Lessons From a Slice of Life Story: How To Live Well in Exile

I read the Book of Jeremiah over the past year from the paraphrase The Message by Eugene Peterson alongside Peterson’s book Run with the Horses, an excellent tool for gleaning truths from the life of the prophet. Sharing a “slice of life” story from Jeremiah seems like a good place to end 31 Days of Writing Story. (Read the entire series here.)

Just as He does for us, God had a plan for Jeremiah’s life long before he was born.

“Before I formed you in the womb I knew you, before you were born I set you apart; I appointed you as a prophet to the nations.” Jeremiah 1:5

Jeremiah ~ by Father Vladimir

Despite these words from God, Jeremiah protested that he was too young, he didn’t know how to speak. But God put words in his mouth and led him to an understanding of what those words could mean to his people. Then, he promised to stand with him in the battles that would surely come. Jeremiah served God for 60 years. God kept His promise.

In his role as prophet, Jeremiah often had to deliver difficult messages to his people. 500 years before the coming of the Messiah, God’s people were forced into exile in Babylon. In a letter to the captives, recorded in Jeremiah 29, the prophet Jeremiah urged those waiting for deliverance to hold fast to hope, to believe that God would keep his promises. Jeremiah’s letter to the captives make God’s directive clear.



“The Lord Almighty, the God of Israel, sends this message to all the captives he has exiled to Babylon from Jerusalem: Build homes and plan to stay; plant vineyards, for you will be there many years. Marry and have children, and then find mates for them and have many grandchildren. Multiply! Don’t dwindle away!  And work for the peace and prosperity of Babylon. Pray for her, for if Babylon has peace, so will you.” Jeremiah 29:4-7

Do you sometimes feel as if you are in exile? In this world, often we find ourselves where we don’t want to be, waiting on answers and action from God. Reading these few short verses, a message from God through Jeremiah, inspired the question:

How can we be good stewards of our lives when we find ourselves in a time of exile?

Peterson’s book on Jeremiah examines God’s directives for how to not only endure exile, but to live well. I think it comes down to attitude, so I’ve gleaned my own set of directives:

Four “Be Attitudes” from Jeremiah for Living Well
  1. Be Content: God told His followers to make themselves at home in a foreign land, to live well in the place where they found themselves. Build homes and plan to stay, he said. In other words, take the gifts and circumstances you’ve been given and make the most of them. Be who God created you to be, finding contentment in your role rather than striving to be someone else. Live – and create – as well as you are able with the skills God has given you in the place He has put you.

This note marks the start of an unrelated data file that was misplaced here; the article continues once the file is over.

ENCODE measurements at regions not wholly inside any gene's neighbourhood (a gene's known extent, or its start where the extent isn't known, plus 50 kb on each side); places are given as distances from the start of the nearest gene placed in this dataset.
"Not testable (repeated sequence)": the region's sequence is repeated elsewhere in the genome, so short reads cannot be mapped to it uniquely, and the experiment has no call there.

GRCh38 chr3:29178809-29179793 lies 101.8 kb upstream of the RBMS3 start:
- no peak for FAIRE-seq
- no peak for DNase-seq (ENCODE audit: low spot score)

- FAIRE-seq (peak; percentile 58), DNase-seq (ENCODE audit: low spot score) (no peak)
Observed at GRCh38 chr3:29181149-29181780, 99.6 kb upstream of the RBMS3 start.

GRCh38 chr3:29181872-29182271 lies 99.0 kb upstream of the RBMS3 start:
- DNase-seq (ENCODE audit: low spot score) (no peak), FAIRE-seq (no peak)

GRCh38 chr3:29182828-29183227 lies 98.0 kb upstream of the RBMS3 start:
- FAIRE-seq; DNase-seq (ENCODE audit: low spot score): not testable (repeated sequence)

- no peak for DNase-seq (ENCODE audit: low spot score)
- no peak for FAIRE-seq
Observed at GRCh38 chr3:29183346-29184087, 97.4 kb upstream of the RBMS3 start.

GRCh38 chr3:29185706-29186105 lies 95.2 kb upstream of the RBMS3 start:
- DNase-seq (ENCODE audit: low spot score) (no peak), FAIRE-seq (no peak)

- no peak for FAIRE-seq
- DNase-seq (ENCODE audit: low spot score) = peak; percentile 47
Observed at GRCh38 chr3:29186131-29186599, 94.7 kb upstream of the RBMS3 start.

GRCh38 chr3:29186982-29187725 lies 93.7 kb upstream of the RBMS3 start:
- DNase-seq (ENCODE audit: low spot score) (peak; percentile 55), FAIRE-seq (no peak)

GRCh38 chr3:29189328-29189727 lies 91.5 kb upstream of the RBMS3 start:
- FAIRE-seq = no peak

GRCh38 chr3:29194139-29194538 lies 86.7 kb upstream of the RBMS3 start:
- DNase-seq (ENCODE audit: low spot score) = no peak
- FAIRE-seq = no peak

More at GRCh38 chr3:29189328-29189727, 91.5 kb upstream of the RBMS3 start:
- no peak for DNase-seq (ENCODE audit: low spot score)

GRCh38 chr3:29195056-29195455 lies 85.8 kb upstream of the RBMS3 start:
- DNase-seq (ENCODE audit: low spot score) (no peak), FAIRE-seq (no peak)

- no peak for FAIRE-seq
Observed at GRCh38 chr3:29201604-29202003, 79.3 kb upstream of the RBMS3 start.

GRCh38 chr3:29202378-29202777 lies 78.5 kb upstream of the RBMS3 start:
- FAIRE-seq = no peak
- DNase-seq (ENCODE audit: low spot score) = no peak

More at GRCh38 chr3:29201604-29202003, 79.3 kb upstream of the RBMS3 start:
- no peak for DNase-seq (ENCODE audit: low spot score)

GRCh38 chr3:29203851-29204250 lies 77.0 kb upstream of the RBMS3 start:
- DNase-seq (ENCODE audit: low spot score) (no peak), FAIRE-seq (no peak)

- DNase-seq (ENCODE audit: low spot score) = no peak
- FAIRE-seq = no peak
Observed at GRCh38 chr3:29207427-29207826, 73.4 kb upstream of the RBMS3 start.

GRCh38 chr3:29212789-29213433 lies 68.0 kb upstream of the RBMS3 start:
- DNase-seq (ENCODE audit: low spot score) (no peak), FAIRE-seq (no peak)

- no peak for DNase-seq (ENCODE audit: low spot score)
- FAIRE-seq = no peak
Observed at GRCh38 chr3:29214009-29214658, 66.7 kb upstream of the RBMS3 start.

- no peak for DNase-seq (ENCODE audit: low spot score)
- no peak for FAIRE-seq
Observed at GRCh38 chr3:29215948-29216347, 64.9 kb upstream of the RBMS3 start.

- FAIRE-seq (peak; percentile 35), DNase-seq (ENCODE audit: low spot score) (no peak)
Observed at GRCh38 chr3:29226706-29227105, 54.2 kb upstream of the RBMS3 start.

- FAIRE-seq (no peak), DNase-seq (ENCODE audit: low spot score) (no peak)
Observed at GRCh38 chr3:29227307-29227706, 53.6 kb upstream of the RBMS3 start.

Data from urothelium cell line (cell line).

2. Be Productive: Plant vineyards, for you will be there many years, continues God. We are to enter into the rhythms of the seasons and become a productive part of the economy of wherever we find ourselves. Pay attention to the world around you, do the work and look for ways to contribute. God has given you the tools. Use them. To do less would be to deny God’s calling on your life. Could it be that all God wants from us as creative, resourceful creatures is simply to bear fruit, to plant and harvest and share the fruits of your labor?
  3. Be Generous: Marry and have children, and then find mates for them and have many grandchildren. Multiply! Don’t dwindle away! As Peterson explains it, “You cannot be the person God wants you to be if you keep yourself aloof from others. That which you have in common is far more significant than what separates you. Your task as a person of faith is to develop trust and conversation, love and understanding.” In his spiritual memoir “Have a Little Faith”, author Mitch Albom says his Rabbi, Albert Lewis, once gave a sermon in which heaven and hell were shown to a man. In hell, people sat around a banquet table full of exquisite meats and delicacies, but their arms were locked in front them and they unable to partake for eternity. “This is terrible,” the man said. “Show me heaven.” He was taken to another room which looked remarkably the same. Another banquet table, more meats and delicacies. The souls there also had their arms out in front of them. The difference was, they were feeding each other. Be generous.
  4. Be Prayerful, Humble and Kind:  (This sounds like a popular country song, doesn’t it? “Always be Humble and Kind”) God’s last directive to those in exile was to make themselves at home, to work for the country’s welfare and to pray for Babylon’s well-being, and to work for the peace and prosperity of Babylon. While we are not being held captive in a foreign country, we are captive in our earthly lives. We can live deeply with the same attitude. Thank God for the gifts He has given you and put them to good use. Pray for others, offering them encouragement and support.

Here is the promise God gives Jeremiah to share with his people at the end of His directives. Perhaps these words will give you hope when you find yourself in a place of exile:

For I know the plans I have for you, says the Lord. They are plans for good and not for evil, to give you a future and a hope. In those days when you pray, I will listen. You will find me when you seek me, if you look for me in earnest. Jeremiah 29:11-13


DO TELL! ~ Thanks for joining me on this #Write31Days adventure! It’s been fun and I hope you’ve found words here that have brought inspiration and encouragement for telling your “slice of life” stories. Please accept the gift of a FREE e-book to help you capture and share life stories.

Just click on the photo at left to download.


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